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Goemon's Great Adventure (がんばれゴエモン~でろでろ オバケてんこり~, Ganbare Goemon Derodero Dōchū Obake Tenko Mori), known as Mystical Ninja 2 Starring Goemon in Europe, is a video game developed and released by Konami for the Nintendo 64 on December 23, 1998. It is the third game in the Goemon series released in North America and Europe, following Mystical Ninja Starring Goemon, released two years earlier. Featuring platform gameplay in 2.5D, it marked the return of the series to a side-scrolling format.

The quirky story highlights Goemon's quest to stop the evil Bismaru, who has stolen Wise Man's resurrection machine. Goemon and his friends must journey through five worlds to battle the revived Dochuki, prince of the underworld, and destroy the captured device. Each world is designed with Japanese styles and themes, and Goemon's Great Adventure continues the series' tradition of offbeat, surreal humor.

The game was received well, selling over 160,000 copies worldwide. Reminiscent of older, 16-bitgames, the side-scrolling system was lauded by reviewers, who also praised the two-player cooperative mode. The game's vibrant graphics and musical score earned high marks as well. Reviewers have considered it the best side-scroller for the Nintendo 64.

Gameplay Edit

Goemon's Great Adventure is a side scrolling platform game in which players navigate stages. Gameplay in Great Adventure more closely resembles that of the Ganbare Goemon series' Super Famicom entries, and abandons the free-roaming style of Mystical Ninja Starring Goemon. Although movement is restricted along a two-dimensional plane, the stages are rendered in three dimensions and frequently wind along the z coordinate—earning the game a 2.5D status similar to Yoshi's StoryKlonoa: Door To Phantomile and the Super Smash Bros. series. The game begins on a world map upon which several circles are placed indicating stages. Players must complete certain stages to open up paths to others, and each world map generally features one town and one dungeon. Completing a dungeon allows travel to a new world map, but the player must collect several entry passes to gain access to these structures. Passes are rewarded for completing stages and performing tasks for non-player characters in cities. Though the game is linear like its 16-bit predecessors, certain non-linear elements exist—such as a secret village and multiple paths through a world map.

Goemon's Great Adventure takes place in a fantastical version of Edo period Japan, featuring forests, mountains, dwellings, and underworlds designed with Japanese themes and a touch of science fiction.

Individual stages are populated by monsters, obstacles, items (such as Ryō currency or dumplings), and occasionally bosses, who are stronger than most enemies. Players can run, jump, attack with weapons, and use various special abilities to reach the end of levels and gain entry passes. Four characters with three uniforms are available for play, including Goemon, Ebisumaru, Sasuke, and Yae. Characters can be changed in cities or in stages through portals to an interdimensional teahouse.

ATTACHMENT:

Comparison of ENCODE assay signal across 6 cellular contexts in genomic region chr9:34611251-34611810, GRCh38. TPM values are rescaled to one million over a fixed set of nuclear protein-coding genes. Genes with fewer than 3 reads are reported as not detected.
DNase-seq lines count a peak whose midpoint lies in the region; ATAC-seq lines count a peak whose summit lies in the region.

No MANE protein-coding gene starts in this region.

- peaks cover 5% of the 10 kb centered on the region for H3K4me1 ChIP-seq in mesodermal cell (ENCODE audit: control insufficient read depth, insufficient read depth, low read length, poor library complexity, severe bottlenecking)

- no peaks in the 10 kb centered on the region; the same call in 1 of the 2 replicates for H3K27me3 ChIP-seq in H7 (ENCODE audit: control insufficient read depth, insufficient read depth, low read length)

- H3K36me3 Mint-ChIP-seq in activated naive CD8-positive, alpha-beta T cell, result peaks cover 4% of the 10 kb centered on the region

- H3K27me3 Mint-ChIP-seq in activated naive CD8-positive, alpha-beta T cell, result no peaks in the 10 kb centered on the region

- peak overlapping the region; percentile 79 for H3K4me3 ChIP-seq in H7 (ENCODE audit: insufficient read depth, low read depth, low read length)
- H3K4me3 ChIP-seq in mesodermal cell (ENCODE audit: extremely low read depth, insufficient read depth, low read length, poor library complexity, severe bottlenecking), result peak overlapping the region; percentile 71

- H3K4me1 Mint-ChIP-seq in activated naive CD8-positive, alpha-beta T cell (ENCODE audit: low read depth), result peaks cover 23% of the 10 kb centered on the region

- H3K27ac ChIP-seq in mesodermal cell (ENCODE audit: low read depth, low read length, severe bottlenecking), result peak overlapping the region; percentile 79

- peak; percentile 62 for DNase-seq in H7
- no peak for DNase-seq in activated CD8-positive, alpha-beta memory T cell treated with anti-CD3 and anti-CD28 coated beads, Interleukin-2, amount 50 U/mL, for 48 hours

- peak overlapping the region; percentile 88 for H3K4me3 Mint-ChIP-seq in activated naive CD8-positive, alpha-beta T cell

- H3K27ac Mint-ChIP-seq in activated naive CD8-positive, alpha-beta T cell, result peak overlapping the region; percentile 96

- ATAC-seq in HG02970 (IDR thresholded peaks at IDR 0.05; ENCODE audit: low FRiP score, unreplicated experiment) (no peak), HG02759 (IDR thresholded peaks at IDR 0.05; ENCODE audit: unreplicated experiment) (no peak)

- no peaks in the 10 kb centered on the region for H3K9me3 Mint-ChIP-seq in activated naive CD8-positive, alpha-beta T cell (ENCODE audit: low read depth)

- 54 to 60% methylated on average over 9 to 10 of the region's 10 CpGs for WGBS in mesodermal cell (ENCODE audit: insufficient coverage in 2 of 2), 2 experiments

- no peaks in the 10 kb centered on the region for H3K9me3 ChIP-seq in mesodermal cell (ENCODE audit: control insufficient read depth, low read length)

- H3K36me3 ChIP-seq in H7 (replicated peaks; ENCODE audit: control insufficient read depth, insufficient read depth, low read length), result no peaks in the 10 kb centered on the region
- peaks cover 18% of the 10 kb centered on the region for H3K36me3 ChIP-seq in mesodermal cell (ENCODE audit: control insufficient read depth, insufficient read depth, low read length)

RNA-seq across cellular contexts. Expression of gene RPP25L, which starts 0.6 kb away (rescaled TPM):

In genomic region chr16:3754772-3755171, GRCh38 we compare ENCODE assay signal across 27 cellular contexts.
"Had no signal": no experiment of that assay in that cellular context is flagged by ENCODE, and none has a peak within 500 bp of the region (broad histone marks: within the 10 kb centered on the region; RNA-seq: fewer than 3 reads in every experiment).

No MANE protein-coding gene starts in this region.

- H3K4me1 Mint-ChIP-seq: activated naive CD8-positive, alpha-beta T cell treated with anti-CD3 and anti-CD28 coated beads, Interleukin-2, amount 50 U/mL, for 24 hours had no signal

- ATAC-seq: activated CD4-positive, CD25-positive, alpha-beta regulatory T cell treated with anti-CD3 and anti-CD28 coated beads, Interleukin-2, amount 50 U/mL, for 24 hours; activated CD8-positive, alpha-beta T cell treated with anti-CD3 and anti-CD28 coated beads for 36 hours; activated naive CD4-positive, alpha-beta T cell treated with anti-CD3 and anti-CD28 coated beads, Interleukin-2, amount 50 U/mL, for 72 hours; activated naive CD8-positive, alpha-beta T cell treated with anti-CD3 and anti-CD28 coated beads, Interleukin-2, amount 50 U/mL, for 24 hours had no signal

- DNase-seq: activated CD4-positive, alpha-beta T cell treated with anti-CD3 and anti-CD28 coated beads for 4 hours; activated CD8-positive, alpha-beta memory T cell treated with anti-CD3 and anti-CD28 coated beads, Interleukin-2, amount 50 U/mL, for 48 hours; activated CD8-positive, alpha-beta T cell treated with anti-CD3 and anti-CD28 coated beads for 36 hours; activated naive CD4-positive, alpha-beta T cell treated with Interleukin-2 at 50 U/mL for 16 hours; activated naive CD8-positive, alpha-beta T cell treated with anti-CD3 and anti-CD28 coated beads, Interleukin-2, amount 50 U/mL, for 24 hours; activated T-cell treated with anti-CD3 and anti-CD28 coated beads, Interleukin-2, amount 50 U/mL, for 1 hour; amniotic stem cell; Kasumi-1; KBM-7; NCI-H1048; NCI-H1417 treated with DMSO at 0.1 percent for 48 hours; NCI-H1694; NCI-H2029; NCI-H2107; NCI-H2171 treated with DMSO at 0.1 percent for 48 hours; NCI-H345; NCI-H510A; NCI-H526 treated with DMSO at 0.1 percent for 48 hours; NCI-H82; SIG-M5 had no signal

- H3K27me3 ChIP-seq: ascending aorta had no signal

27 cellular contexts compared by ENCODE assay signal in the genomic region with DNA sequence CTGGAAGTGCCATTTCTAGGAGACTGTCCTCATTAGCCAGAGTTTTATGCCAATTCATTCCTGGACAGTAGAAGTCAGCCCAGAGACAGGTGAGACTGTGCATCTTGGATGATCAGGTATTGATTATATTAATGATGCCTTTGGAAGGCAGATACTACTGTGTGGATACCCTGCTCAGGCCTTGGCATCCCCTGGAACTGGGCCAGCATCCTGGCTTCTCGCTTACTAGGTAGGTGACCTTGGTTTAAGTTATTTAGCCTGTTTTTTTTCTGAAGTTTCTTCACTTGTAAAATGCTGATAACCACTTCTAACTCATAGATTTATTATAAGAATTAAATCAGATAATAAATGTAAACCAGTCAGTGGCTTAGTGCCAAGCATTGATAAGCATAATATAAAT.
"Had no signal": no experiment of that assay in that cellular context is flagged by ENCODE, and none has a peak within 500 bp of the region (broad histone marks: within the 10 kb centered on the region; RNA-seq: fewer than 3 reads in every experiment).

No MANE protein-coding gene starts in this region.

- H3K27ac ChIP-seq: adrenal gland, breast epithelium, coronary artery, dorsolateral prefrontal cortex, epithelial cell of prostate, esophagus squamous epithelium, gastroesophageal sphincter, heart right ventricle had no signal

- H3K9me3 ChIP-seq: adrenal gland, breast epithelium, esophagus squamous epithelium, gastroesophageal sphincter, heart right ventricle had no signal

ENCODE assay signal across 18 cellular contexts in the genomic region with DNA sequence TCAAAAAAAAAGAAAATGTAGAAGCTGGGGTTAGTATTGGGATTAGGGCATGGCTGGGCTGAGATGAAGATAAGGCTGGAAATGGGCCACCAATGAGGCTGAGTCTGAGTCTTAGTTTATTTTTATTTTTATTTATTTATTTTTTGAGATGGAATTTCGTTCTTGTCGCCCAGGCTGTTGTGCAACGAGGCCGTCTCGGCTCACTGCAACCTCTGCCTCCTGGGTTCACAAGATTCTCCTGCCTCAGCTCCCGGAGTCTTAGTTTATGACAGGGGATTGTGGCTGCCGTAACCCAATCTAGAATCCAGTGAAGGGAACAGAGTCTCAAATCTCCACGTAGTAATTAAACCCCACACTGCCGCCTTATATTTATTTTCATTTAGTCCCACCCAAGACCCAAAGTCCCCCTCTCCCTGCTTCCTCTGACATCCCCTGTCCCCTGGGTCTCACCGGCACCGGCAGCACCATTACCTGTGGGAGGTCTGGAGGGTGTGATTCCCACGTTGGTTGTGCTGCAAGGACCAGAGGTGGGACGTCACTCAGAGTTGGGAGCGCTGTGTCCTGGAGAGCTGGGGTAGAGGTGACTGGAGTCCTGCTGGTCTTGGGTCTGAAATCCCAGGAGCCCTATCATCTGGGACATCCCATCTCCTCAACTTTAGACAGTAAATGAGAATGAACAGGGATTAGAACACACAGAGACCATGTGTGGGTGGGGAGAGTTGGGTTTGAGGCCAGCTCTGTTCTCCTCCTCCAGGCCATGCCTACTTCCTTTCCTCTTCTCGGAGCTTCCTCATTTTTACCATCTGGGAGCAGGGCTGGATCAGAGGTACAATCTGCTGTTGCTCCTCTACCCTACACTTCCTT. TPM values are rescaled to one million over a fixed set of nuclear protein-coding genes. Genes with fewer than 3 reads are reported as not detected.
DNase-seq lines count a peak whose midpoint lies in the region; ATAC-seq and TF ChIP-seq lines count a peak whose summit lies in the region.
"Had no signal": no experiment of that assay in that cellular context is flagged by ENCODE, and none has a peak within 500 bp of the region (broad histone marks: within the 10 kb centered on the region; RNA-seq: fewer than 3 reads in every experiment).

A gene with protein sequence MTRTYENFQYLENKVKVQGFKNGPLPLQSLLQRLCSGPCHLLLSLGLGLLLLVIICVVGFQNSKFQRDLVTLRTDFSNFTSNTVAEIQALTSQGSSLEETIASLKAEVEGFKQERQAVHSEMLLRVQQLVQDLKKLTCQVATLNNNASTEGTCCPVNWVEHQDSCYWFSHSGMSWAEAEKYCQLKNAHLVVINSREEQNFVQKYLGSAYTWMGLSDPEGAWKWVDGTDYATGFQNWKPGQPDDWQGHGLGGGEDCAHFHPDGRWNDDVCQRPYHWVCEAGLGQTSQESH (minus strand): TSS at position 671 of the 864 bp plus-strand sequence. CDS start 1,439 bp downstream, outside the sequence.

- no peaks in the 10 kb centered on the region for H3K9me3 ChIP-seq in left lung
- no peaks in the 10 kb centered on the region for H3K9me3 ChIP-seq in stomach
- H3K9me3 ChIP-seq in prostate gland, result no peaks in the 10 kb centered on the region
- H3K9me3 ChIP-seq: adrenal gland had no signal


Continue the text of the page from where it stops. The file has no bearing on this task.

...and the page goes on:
Two players can play the game simultaneously, though they must both be visible on screen—one player cannot advance if the other runs in a different direction. In each stage, a bar at the bottom of the screen displays information concerning character health, weapon equipped, lives remaining, and time of day. If a character is touched or attacked by a monster, a health bar is reduced from a total of three. If all bars disappear, the player loses a life and must restart the stage. The game ends if all lives are lost, at which point it reverts to the beginning or the last point at which the player saved his or her progress with a Controller pak. Defeated monsters sometimes leave behind dumplings and Maneki Neko—the former replenishes health, and the latter upgrades weapons up to two levels above starting strength.

Goemon's Great Adventure also features a system of day and night. Every two to three minutes, a meter in the information bar will slowly turn to evening or morning; the sky in a stage's background will similarly emulate the hues of a sunset or a sunrise. At night, more powerful and swift enemies challenge players.

However, they produce two Ryō coins rather than one when killed. Different non-playable characters can be found at night in towns as well. Within these cities, players can purchase armor (represented by three blue bars), sleep in inns and eat in restaurants to recover strength, and perform miniature quests for entry passes. For example, the character Sasuke must help a man in Spook Village set off fireworks for a festival. Scripted events relating to the game's storyline also take place in dwellings, and occur elsewhere before characters assault dungeons or after these special stages have been completed. The successful infiltration of a dungeon often leads to a battle between three giant mecha robots. These conflicts pitch the player, controlling the robots Impact and Lady Impact, against a villain and his or her robot of choice.

From the perspective of a cockpit behind Impact's eyes, players can punch, kick, grab, or fire nasal and beam weaponry at an enemy robot. Measures of health, enemy health, and ammunition are displayed in the cockpit. If the player's robot runs out of health, the game restarts at the beginning of the battle. To avoid this scenario, players can throw a baton to the other friendly robot; if it hits its mark, player perspective changes to the new robot who has his or her own health count. In two-player mode, one player waits while the other fights, and comes into play if the baton is passed. The penultimate conflict in the game is an Impact battle, and after winning a final fight in the normal side-scrolling mode the player can witness the ending of the game.

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